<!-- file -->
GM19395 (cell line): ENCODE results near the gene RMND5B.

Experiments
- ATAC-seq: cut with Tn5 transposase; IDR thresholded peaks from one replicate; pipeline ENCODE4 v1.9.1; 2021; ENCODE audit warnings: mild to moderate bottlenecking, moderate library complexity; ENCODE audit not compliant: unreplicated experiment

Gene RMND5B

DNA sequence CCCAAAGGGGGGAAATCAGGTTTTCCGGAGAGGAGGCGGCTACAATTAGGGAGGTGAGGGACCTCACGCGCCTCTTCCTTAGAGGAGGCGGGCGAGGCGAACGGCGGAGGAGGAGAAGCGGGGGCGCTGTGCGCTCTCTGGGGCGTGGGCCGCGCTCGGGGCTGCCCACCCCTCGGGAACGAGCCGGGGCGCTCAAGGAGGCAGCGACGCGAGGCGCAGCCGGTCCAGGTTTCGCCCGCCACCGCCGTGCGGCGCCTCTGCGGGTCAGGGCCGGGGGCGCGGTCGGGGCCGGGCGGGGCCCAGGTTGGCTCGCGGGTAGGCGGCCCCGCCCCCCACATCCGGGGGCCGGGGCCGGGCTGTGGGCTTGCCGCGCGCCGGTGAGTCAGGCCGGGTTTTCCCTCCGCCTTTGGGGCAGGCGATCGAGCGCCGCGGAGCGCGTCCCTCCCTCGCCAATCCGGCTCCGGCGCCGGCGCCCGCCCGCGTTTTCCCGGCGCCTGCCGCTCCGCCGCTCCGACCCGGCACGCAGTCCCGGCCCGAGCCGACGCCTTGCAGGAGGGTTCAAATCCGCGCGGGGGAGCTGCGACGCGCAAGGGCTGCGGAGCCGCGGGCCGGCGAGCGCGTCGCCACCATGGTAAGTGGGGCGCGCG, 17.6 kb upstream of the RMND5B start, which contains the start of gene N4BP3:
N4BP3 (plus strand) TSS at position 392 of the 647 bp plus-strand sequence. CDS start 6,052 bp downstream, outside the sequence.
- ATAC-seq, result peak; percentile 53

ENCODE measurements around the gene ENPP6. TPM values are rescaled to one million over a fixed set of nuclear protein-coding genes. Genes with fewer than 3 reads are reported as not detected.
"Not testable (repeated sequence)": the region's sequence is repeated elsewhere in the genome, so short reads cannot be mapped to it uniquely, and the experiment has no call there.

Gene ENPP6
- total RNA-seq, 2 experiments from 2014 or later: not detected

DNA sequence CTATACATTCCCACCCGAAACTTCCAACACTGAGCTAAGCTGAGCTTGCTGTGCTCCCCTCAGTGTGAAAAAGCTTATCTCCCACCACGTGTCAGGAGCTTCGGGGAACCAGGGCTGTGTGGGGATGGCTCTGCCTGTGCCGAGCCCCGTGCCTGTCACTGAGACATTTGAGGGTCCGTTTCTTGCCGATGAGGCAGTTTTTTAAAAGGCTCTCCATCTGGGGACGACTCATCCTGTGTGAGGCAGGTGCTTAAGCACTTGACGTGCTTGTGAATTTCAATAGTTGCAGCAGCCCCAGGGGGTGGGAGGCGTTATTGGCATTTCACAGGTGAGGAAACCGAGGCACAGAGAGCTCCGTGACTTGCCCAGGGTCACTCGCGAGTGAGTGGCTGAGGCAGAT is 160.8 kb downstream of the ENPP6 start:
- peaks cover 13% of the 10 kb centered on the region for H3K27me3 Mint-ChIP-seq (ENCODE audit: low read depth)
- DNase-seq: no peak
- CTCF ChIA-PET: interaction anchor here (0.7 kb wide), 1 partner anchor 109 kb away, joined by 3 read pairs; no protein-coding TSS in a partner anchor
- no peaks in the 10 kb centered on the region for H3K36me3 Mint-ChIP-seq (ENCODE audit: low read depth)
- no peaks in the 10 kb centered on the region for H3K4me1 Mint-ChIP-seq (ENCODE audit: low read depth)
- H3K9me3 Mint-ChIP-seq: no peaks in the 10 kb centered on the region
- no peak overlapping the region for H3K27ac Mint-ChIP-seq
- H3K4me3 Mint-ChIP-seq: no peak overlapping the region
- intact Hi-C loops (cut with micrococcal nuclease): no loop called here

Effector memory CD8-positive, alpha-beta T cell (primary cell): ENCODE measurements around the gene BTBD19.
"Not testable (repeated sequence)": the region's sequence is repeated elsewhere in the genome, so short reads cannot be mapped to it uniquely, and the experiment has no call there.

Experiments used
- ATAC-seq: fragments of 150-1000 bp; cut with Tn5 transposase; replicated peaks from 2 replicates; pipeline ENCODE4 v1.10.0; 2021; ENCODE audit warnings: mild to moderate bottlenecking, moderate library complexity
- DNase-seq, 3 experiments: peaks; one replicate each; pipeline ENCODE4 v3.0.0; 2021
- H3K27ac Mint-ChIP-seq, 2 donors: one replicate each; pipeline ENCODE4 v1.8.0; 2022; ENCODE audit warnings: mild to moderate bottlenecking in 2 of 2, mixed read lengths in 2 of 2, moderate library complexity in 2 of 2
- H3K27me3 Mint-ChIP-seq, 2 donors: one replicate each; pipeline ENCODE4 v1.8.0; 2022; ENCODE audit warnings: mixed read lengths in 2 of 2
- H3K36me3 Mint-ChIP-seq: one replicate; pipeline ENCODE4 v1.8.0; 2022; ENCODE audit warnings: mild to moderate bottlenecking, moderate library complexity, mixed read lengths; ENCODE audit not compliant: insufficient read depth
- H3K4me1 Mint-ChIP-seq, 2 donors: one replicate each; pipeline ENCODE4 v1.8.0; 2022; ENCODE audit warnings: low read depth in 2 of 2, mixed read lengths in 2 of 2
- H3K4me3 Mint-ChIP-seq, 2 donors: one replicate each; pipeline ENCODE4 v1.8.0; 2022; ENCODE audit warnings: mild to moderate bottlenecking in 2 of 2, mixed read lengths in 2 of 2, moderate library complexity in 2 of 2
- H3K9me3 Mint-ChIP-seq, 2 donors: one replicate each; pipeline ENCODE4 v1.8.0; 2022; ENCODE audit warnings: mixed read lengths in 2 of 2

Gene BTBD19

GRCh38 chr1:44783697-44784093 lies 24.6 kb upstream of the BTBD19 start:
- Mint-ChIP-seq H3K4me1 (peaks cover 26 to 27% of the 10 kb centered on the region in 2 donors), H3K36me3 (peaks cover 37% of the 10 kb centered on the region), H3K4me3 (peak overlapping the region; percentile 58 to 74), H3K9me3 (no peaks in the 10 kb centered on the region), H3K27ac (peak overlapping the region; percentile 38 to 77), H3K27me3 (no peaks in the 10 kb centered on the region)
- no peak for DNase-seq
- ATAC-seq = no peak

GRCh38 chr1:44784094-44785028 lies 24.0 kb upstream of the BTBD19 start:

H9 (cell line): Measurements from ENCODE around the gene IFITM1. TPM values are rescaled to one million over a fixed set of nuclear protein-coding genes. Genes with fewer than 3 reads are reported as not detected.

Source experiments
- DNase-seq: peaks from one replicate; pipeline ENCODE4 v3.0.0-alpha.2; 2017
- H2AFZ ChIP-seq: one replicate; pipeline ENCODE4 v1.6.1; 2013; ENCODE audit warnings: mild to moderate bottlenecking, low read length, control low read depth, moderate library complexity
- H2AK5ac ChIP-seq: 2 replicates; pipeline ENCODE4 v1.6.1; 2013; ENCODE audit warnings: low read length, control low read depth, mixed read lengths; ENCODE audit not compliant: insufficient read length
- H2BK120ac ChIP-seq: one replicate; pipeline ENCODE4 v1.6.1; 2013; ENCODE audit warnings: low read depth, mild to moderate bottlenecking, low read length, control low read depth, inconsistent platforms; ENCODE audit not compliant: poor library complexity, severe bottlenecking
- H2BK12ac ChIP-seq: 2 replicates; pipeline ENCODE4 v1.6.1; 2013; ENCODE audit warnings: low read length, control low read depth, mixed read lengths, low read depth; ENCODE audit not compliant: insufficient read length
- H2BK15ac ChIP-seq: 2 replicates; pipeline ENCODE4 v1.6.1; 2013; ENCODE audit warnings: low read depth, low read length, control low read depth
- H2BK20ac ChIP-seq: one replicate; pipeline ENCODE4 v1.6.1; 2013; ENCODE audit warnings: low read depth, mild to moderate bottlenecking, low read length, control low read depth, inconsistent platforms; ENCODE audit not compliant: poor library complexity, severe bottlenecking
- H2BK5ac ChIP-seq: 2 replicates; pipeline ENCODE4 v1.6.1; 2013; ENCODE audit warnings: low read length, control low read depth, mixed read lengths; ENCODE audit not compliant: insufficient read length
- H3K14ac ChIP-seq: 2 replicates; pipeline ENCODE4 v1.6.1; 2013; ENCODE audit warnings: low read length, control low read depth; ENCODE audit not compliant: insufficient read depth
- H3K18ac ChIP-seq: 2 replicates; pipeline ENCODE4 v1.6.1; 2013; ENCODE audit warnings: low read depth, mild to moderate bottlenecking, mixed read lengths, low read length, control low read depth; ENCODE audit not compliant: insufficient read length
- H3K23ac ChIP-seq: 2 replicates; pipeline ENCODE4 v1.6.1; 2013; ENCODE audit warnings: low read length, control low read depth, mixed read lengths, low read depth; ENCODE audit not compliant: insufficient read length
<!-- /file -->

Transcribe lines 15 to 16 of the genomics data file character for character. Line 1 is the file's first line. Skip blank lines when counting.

- CTCF ChIA-PET: interaction anchor here (0.7 kb wide), 1 partner anchor 109 kb away, joined by 3 read pairs; no protein-coding TSS in a partner anchor
- no peaks in the 10 kb centered on the region for H3K36me3 Mint-ChIP-seq (ENCODE audit: low read depth)